RISE Ukraine Coalition was founded to support the recovery and modernization of Ukraine after the war. We also work to increase the number of funds allocated for reconstruction and ensure their transparent and effective use. Unfortunately, we have to state that the achievement of this goal is currently under threat.
Accountable and transparent reconstruction depends on the availability of open data
A key element of transparency and accountability is access to public information in the form of open data. After the introduction of martial law, valuable sets of open data on which the infrastructure of transparency and anti-corruption in Ukraine was built for years disappeared from public access.
Limitation of access to information occurred chaotically, without proper legal regulation and public discussion. This was justified in the first months of a full-scale invasion but is unacceptable ten months after the invasion began.
In particular, on February 24, 2022, access to the Open Data Portal was completely closed. In March 2022, by Resolution No. 263, the Cabinet of Ministers allowed limiting the operation of information systems, which was interpreted by some officials as the green light to stop the publication of data. And in April 2022, the Ministry of Justice issued an order to stop publishing information in open data format (https://minjust.gov.ua/n/22649)
Access to the Portal was restored on August 1, 2022, but several valuable data sets are still unavailable. Why access to each individual set was limited is not known. According to our information, access was limited, including following the recommendations of the security authorities under the label "For official use" and separate orders from the top management of the state. Currently, the process of legalization of part of the actual restrictions is underway due to changes to the Resolution of the CMU No. 835 dated 10/21/2015. This act defines the list of open data sets to be made public.
Unreasonable hiding of public information in the form of open data:
- complicates the work of authorities, businesses, and public organizations;
- endangers transparent and accountable reconstruction;
- reduces the trust of international partners, on whom coverage of the budget deficit depends.
During the war, the country's military-political leadership has the right to limit access to information guaranteed by Art. 34 of the Constitution of Ukraine. However, the mechanism of such restriction is not described in the legislation, and the responsible authorities, principles, procedures, and responsibility for their violation are not defined. Therefore, restrictions are introduced haphazardly and may have a larger scale than required by the needs of state security (or even contradict them).
Current restrictions on access to information are characterized by the following:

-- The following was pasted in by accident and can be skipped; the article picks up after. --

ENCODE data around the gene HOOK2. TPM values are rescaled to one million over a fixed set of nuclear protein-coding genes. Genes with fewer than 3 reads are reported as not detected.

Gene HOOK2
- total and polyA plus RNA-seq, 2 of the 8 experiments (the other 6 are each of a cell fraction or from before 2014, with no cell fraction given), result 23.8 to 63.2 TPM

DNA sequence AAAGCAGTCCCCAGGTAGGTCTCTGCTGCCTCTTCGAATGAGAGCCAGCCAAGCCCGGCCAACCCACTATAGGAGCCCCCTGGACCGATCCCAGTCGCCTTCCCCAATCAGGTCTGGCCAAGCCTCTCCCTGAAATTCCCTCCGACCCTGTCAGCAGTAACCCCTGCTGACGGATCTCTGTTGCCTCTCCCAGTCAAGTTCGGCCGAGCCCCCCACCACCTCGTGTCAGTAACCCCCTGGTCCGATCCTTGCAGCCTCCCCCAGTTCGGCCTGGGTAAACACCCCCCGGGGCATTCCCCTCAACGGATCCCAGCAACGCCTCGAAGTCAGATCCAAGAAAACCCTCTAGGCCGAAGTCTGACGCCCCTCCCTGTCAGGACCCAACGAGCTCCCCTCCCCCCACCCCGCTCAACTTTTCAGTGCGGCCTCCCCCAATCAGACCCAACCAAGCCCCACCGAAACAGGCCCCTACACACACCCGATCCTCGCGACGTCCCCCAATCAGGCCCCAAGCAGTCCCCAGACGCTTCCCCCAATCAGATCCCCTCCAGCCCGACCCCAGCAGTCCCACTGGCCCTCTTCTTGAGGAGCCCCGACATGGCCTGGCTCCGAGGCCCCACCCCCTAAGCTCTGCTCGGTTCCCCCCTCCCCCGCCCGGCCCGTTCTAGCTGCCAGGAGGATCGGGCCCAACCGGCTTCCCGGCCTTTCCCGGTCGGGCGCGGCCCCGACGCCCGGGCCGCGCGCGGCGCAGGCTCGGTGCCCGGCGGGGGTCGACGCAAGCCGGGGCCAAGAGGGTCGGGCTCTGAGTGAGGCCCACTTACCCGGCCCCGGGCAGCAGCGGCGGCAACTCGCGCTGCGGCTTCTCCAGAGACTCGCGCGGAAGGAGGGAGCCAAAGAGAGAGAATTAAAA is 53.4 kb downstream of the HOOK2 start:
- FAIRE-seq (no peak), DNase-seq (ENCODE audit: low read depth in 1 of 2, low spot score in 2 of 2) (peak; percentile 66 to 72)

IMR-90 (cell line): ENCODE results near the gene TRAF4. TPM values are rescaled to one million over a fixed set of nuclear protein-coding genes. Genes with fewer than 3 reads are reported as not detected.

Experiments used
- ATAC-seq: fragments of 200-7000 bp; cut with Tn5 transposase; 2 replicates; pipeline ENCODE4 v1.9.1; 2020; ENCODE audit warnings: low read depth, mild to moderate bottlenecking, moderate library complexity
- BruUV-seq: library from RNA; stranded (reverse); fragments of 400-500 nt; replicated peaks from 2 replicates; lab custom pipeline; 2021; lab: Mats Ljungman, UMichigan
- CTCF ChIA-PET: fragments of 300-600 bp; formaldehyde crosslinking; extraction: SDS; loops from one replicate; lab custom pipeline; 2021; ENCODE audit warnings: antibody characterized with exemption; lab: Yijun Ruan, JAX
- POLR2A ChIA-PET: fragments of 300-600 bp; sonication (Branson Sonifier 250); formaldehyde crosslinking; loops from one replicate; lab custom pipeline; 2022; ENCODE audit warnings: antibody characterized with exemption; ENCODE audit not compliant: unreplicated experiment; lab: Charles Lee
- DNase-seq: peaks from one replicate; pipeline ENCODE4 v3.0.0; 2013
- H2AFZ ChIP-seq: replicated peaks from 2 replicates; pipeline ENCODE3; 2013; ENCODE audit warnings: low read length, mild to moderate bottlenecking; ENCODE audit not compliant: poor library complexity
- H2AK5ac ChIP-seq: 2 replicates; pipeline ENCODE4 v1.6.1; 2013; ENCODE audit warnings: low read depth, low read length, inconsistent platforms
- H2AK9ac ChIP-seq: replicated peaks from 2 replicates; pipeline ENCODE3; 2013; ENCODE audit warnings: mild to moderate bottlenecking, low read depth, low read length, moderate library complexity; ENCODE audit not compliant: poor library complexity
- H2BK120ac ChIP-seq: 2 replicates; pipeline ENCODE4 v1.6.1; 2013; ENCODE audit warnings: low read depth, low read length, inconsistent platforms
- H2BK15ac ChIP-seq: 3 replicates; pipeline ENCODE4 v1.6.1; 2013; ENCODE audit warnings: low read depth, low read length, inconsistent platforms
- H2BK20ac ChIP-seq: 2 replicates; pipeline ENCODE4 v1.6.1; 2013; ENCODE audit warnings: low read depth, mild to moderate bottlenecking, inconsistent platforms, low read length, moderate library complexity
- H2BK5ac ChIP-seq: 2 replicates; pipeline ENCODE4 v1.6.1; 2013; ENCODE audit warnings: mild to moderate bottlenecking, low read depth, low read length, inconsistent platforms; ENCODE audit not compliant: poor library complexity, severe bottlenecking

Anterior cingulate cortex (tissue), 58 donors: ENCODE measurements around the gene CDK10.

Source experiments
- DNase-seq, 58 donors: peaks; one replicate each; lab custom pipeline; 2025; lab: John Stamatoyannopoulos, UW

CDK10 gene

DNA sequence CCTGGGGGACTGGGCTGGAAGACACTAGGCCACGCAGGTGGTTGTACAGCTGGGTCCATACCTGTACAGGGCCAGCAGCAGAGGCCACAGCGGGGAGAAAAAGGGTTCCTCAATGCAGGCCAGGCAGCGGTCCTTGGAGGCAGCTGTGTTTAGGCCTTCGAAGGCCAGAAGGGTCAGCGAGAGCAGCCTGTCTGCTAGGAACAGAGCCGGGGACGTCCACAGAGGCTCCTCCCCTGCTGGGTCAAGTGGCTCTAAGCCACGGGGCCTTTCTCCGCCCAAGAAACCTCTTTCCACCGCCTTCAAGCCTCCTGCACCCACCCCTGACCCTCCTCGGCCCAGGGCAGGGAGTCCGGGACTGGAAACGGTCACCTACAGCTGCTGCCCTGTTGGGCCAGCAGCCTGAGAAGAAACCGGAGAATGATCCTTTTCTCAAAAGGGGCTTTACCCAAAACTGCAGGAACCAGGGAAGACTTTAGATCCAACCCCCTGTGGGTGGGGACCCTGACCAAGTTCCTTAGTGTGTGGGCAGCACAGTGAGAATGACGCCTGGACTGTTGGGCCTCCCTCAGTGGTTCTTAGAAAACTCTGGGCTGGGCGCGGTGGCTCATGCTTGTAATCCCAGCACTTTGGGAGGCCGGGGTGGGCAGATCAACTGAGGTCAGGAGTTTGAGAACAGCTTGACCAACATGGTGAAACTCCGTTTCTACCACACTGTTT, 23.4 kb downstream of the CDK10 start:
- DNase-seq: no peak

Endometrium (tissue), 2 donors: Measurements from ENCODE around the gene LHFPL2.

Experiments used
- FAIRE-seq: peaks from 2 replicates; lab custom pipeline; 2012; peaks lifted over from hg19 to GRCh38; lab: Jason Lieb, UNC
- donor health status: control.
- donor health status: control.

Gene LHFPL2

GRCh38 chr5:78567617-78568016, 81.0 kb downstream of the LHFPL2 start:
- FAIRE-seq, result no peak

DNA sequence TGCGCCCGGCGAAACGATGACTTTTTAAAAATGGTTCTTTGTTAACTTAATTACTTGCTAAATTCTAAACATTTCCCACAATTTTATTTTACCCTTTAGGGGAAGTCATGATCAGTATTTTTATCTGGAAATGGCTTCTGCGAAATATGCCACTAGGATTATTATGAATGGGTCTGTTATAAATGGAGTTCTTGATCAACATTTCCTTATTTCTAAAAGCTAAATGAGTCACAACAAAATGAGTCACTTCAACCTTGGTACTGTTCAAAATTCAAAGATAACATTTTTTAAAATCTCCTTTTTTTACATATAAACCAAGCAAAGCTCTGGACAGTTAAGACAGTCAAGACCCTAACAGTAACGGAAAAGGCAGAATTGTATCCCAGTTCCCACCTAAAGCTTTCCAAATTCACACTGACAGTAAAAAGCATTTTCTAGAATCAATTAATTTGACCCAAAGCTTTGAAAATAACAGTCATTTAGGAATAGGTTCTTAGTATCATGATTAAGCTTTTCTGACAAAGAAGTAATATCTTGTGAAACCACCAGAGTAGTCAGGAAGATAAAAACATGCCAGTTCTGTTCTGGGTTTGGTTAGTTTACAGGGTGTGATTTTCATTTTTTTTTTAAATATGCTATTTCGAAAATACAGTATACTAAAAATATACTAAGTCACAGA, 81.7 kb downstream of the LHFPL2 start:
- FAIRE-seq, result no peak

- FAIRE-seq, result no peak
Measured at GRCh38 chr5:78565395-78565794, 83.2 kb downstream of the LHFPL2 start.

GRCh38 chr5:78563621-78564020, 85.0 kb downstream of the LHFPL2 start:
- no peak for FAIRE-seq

- Absence of publicly known principles by which access to information is limited;
- Limiting access to individual data sets completely, regardless of the sharing of "sensitive" information in it;
- Lack of discussion of data privacy risks and ways of managing them;
- Lack of discussion of the harm caused by the unavailability of information;
- Inconsistency: when information continues to be available for an official fee or on the black market.
This approach is inconsistent with the following:
- The principles of openness and transparency of the activities of central executive bodies (Article 2 of the Law “About Central Executive Bodies");
- Provisions of the Constitution of Ukraine (Article 34) on limiting the use and distribution of only that information, in respect of which the interests of national security, territorial integrity, and others defined by the Constitution require it.
As a Coalition that stands for the transparent and accountable reconstruction of Ukraine, we consider such a situation harmful. The available volume of financial resources and the efficiency of their use by Ukraine directly depend on the transparency and accountability of their use. Effective public control cannot be built without the use of open data.
We think that a temporary restriction of access to individual information during the war can be justified but must be explained and meet clear criteria for defining security-sensitive information. Therefore, it is necessary to review the approach of chaotic closure of access to information and be guided by the following principles:
- Motivation: access restriction must be accompanied by a description of specific risks, scenarios of their implementation, and ways of managing them;
- Proportionality: only the information that creates the described risks can be restricted in access;
- Completeness and consistency: restrictions cannot apply to information that is available in other public sources or has been made public before;
- Legality and transparency: the decision to restrict access should be made based on criteria and procedures defined by the law, for example, a three-part test, as provided for in the Law "On Access to Public Information".
We call on information managers to:
- Urgently restore access to priority data sets in an amount that does not pose a security threat;
- For information that poses security threats and is hidden on this basis, to publicize the justification of such decisions;
The RISE coalition formulates specific proposals for restoring access to priority data sets:
5) "Learn more about your business partner" service (Tax debt of enterprises)
7) The unified state register of assets subject to seizure in criminal proceedings (Register of seized assets)
8) Court Register